Research Article | Open Access
Young-Ji An, Seong-Jin Choi, Yong-Hyun Kim, Kyuhong Lee, "Quantitative Characteristics of Toxic Compounds According to the Solvent Type", Journal of Analytical Methods in Chemistry, vol. 2019, Article ID 3201370, 9 pages, 2019. https://doi.org/10.1155/2019/3201370
Quantitative Characteristics of Toxic Compounds According to the Solvent Type
The quantitative analysis of target substances is an important part of assessing the toxicity of diverse materials. Usually, the quantitation of target compounds is conducted by instrumental analysis such as chromatography and capillary electrophoresis. If solvents are used in the pretreatment step of the target analyte quantification, it would be crucial to examine the solvent effect on the quantitative analysis. Therefore, in this study, we assessed the solvent effects using four different solvents (methanol, hexane, phosphate buffered saline (PBS), and dimethyl sulfoxide (DMSO)) and three toxic compounds (benzene, toluene, and methylisothiazolinone (MIT)). Liquid working standards containing the toxic compounds were prepared by dilution with each solvent and analyzed by gas chromatography-mass spectrometry (GC-MS). As a result, we found that the response factor (RF) values of the target analytes were different, depending on the solvent types. In particular, benzene and toluene exhibited their highest RF values (33,674 ng−1 and 78,604 ng−1, respectively) in hexane, while the RF value of MIT was the highest (9,067 ng−1) in PBS. Considering the correlation (R2) and relative standard deviation (RSD) values, all target analytes showed fairly good values (R2 > 0.99 and RSD < 10%) in methanol and DMSO. In contrast, low R2 (0.0562) and high RSD (10.6%) values of MIT were detected in hexane, while benzene and toluene exhibited relatively low R2 and high RSD values in PBS (mean R2 = 0.9892 ± 0.0146 and mean RSD = 13.3 ± 4.1%). Based on these findings, we concluded that the results and reliability of the quantitative analysis change depending on the analyte and solvent types. Therefore, in order to accurately assess the toxicity of target compounds, reliable analytical data should be obtained, preferentially by considering the solvent types.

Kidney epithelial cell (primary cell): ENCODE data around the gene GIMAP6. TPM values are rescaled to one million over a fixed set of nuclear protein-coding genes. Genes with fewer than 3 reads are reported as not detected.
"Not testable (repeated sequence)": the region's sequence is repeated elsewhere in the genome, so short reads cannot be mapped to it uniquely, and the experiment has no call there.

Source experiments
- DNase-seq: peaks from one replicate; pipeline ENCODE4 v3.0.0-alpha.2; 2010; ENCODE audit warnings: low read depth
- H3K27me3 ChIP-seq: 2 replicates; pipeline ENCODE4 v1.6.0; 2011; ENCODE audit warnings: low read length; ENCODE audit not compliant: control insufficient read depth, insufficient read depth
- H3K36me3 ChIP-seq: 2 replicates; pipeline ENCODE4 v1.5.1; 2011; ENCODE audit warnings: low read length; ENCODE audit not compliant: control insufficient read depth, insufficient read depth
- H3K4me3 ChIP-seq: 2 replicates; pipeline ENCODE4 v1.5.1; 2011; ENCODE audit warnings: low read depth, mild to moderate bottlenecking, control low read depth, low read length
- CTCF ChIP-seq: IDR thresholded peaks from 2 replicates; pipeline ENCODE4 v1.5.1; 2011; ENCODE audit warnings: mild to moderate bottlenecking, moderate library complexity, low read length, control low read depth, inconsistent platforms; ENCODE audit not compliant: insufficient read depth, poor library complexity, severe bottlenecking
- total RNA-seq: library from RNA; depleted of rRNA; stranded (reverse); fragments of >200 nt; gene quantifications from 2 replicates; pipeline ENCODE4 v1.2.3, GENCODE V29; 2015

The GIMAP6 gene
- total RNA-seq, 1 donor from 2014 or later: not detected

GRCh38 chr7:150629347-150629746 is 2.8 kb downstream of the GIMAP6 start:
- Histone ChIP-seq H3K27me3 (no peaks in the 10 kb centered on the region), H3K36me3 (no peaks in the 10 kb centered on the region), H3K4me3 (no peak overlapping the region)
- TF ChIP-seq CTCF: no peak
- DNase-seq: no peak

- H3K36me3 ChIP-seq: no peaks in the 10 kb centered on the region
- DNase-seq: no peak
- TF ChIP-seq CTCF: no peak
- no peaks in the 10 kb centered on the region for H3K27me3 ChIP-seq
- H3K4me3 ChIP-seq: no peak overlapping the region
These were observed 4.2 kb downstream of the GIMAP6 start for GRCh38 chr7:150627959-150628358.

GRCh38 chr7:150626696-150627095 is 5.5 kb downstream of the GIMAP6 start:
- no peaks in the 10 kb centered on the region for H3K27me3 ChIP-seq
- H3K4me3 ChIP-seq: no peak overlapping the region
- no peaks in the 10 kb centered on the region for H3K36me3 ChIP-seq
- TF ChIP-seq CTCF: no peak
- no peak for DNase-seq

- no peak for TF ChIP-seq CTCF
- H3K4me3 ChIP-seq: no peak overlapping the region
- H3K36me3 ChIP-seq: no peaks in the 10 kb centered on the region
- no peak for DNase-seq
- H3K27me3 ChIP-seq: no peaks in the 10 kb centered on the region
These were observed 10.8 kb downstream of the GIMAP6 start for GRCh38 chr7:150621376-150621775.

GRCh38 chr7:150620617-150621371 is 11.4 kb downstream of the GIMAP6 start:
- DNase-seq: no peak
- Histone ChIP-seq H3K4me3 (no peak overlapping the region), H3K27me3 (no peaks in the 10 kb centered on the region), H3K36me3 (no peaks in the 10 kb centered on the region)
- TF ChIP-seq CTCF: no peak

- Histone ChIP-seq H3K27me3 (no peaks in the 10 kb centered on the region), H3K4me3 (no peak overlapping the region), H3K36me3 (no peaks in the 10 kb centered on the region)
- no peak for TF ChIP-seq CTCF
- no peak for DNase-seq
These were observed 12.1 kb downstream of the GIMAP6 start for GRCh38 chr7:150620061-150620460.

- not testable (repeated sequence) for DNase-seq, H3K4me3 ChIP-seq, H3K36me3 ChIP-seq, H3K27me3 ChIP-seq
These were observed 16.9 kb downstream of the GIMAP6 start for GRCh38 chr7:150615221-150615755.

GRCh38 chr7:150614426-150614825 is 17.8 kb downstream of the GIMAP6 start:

Chemical products that are generally used to clean, sanitize, and disinfect are widely employed in our living environments. However, several of these are known to contain toxic compounds, which can damage the human health and natural environment [1, 2]. Due to their hazardous properties, these chemicals are usually regulated through a toxicology analysis such as safety assessment and toxicity testing . In the toxicity testing, the accurate exposure of target chemicals to experimental animals or cells is important. As such, the stability of target chemicals should first be evaluated and ensured, the latter of which is commonly performed with the use of solvents [4, 5]. In case of the U.S. Environmental Protection Agency, the use of acetone, dimethylformamide (DMF), dimethyl sulfoxide (DMSO), and methanol as solvents is recommended for toxicity tests on aquatic invertebrates .